To establish an argument, or to have a good foundation for an argument, it is crucial to know what it is you’re arguing for or against. It’s one thing to say “I believe in God and you who don’t are wrong,” when you have no real idea how that belief really interacts with your life. Below is an excerpt from part three of Why I Believe in God, where I discuss one of my reasons for believing in God.
Prior to timidly venturing into commenting and interpreting the messages of nature, I must explain that I will take the following basic axiomatic statements as the highest premises:
- All that exists necessarily has a beginning and an end
- There is no effect without a cause
- A cause always precedes an effect
- The effect cannot be superior to the cause
Although such premises are rational and appropriate, the logic that makes us accept them is the same logic that makes us admit some exceptions, as we will see later on.
Let us begin our study by addressing the greatest and most comprehensive regular phenomenon, which includes everything and everyone, and is permanently at the observer’s reach: the universe.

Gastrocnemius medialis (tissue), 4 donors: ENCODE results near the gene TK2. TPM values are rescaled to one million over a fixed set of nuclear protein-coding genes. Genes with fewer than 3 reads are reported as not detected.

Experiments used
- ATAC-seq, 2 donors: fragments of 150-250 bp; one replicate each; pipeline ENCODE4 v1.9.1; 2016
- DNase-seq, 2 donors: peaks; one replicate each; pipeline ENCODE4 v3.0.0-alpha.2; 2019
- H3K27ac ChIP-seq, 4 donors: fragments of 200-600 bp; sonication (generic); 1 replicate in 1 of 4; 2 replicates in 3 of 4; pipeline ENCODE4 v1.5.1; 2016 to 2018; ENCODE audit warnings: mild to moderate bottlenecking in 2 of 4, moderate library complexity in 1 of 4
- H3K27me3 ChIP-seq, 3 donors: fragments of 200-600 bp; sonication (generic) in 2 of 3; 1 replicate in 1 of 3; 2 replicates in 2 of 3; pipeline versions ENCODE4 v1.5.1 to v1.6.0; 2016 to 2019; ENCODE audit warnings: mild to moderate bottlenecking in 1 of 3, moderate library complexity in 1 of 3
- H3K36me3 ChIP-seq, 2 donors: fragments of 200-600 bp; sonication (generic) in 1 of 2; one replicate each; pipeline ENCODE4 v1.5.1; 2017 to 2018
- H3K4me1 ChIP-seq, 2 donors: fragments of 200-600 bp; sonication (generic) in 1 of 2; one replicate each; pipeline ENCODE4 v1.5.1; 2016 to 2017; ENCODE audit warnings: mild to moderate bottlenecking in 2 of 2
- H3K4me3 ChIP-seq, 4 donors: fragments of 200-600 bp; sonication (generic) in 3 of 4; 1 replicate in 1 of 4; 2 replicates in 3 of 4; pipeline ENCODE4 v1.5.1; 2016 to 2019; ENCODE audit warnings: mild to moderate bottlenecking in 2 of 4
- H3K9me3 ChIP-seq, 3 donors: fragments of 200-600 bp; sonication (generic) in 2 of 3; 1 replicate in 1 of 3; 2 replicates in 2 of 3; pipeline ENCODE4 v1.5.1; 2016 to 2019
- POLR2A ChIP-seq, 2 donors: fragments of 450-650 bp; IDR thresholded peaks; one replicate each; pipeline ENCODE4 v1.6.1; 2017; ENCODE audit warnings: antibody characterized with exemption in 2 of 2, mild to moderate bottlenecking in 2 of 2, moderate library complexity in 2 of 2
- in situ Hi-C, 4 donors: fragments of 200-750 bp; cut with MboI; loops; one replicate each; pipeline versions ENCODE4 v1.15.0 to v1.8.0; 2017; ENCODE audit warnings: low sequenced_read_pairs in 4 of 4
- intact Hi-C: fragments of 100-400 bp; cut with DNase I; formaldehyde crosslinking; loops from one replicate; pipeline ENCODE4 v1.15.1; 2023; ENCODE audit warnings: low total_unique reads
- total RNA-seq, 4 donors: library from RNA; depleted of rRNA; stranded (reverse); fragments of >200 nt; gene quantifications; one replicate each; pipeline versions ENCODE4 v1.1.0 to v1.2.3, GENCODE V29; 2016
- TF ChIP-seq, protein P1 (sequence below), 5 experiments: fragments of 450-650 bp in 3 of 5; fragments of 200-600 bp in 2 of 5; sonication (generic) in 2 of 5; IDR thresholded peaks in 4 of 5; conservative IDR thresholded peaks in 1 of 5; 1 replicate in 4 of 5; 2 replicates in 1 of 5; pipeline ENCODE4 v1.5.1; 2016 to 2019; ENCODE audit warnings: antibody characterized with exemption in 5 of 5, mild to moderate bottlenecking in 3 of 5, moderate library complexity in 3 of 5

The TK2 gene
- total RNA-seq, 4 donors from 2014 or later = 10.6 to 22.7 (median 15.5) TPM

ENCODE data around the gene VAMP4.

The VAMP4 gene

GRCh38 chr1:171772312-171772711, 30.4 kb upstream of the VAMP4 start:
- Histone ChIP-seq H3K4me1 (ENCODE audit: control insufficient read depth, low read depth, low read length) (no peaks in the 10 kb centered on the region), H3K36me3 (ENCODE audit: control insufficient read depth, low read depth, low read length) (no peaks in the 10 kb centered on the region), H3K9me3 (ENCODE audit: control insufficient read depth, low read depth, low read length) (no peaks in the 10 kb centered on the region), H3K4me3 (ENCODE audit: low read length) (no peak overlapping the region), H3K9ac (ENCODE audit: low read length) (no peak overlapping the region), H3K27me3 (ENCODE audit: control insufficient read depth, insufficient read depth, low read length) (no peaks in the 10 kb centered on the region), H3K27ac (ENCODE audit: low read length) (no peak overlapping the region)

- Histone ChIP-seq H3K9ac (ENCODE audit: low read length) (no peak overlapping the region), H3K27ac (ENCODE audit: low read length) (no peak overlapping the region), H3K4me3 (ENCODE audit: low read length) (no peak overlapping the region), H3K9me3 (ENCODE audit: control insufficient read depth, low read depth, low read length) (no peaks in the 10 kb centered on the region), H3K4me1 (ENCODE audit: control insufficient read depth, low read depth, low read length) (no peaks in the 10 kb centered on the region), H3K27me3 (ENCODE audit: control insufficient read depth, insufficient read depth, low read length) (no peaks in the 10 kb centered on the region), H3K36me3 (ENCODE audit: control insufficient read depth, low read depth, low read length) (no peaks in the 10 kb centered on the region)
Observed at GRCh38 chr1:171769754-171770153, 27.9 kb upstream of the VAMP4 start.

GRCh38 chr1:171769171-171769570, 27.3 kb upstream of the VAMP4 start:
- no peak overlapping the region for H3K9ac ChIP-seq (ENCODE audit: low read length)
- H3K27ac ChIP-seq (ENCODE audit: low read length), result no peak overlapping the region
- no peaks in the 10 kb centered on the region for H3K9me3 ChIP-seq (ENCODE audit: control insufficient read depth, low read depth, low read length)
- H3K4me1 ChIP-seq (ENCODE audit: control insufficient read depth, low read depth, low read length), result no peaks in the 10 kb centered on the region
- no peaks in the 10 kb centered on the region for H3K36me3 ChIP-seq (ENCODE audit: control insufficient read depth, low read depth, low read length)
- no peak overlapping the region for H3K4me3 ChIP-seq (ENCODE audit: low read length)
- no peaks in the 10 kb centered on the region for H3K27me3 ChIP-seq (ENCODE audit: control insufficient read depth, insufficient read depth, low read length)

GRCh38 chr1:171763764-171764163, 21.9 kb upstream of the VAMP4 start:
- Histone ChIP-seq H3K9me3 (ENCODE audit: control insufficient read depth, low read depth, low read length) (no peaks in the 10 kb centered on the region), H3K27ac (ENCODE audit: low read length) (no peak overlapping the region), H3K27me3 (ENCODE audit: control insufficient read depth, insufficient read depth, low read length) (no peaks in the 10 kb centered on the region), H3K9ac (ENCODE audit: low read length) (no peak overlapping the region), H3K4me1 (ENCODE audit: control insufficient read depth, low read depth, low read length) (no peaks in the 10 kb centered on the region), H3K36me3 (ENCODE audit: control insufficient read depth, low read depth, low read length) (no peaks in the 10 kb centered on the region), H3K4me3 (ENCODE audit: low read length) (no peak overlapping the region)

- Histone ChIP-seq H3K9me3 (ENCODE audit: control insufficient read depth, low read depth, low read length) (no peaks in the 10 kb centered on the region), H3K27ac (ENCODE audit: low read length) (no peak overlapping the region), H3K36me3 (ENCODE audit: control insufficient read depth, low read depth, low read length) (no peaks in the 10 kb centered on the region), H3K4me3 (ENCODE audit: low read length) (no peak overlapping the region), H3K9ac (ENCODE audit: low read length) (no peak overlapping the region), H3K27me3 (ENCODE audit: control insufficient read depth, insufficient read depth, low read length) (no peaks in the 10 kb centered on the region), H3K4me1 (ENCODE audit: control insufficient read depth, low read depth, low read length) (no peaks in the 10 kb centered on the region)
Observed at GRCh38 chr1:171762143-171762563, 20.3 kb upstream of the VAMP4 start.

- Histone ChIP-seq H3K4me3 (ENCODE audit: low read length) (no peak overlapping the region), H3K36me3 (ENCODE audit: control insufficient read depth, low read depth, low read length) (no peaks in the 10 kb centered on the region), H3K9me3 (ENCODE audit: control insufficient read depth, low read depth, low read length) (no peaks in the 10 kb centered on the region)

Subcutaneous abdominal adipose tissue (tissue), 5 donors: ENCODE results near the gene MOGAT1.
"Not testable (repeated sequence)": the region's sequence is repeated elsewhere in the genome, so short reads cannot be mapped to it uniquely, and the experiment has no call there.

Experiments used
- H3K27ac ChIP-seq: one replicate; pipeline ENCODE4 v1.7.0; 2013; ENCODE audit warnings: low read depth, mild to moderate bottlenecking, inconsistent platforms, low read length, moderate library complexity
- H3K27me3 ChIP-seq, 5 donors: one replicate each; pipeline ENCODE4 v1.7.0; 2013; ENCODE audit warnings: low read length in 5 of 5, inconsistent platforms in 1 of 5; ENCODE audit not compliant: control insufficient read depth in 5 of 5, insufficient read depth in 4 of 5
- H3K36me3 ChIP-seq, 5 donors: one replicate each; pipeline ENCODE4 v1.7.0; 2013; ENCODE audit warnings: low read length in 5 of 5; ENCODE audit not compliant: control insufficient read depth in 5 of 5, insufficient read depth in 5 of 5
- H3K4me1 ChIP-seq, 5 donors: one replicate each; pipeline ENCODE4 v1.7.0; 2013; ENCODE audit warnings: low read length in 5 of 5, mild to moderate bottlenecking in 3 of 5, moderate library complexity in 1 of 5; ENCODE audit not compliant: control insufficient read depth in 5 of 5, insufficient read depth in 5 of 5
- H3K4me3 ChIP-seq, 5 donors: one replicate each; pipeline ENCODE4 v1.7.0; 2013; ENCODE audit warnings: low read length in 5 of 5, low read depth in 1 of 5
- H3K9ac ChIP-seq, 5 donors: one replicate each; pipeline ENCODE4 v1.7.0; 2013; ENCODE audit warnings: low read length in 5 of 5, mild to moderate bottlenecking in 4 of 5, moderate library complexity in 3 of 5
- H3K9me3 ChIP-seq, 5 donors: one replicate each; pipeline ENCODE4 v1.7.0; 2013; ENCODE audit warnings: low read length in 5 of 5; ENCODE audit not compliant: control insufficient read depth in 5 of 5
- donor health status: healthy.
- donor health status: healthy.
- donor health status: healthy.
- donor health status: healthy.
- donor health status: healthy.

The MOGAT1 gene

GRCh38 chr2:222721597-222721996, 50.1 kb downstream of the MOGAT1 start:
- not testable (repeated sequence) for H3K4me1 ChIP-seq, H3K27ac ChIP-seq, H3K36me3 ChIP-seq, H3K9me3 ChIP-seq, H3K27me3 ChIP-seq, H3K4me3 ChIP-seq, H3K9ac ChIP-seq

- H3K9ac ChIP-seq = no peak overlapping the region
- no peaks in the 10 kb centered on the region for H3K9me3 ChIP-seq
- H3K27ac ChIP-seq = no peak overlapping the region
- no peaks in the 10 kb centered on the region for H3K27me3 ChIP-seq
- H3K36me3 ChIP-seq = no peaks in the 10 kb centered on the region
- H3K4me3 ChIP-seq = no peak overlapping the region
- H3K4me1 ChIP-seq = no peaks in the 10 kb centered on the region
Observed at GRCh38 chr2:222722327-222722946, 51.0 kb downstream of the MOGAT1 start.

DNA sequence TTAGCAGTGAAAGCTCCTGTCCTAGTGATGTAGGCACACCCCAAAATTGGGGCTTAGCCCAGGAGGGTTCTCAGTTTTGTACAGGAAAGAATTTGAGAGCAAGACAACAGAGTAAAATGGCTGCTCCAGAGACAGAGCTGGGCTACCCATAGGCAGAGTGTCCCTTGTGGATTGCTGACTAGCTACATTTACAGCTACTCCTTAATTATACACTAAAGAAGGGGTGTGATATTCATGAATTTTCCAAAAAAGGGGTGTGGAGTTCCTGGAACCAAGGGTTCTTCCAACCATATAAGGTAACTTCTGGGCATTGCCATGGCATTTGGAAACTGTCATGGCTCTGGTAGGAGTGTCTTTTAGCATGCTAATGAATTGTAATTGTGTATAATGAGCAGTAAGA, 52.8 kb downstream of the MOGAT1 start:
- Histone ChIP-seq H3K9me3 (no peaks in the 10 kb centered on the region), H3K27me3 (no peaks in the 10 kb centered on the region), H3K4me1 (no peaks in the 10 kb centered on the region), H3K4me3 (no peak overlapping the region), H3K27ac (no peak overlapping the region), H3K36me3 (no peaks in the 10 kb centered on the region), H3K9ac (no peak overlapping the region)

It is easier for us to conceive of the infinity of space. If we were to conceive of it as finite, we would have to admit the existence of an end, a wall, a shell. But what would there be beyond that shell? Another universe? Another finite space? And beyond this other universe? Another wall? And beyond this wall? Another universe? Well, wouldn’t such a series of finite universes be the infinite space?
On the other hand, admitting that space is infinite contradicts the first premise. Even more, trying to conceive of space as infinite seems to both constrain and surpass the boundaries of our imaginations, bringing about a feeling of vertigo that threatens to make our brains and hearts collapses. We give up, because we feel like a moth in its flight toward the light to find death.
However, in spite of this inconvenient feeling of the apparent invasion of the boundaries of the unlikely, the unimaginable, the irrational, and the impossible, logic obliges us to admit the existence of infinite space. It has to be so. It can’t be different. Whether or not we want it, we must admit it…
What do you think about matter? The universe? Existence? Creation? Endlessness? Nothingness? It’s a lot to grasp and handle. I encourage you to check out Why I Believe in God for more on the subject, and for a rational argument for the existence of God.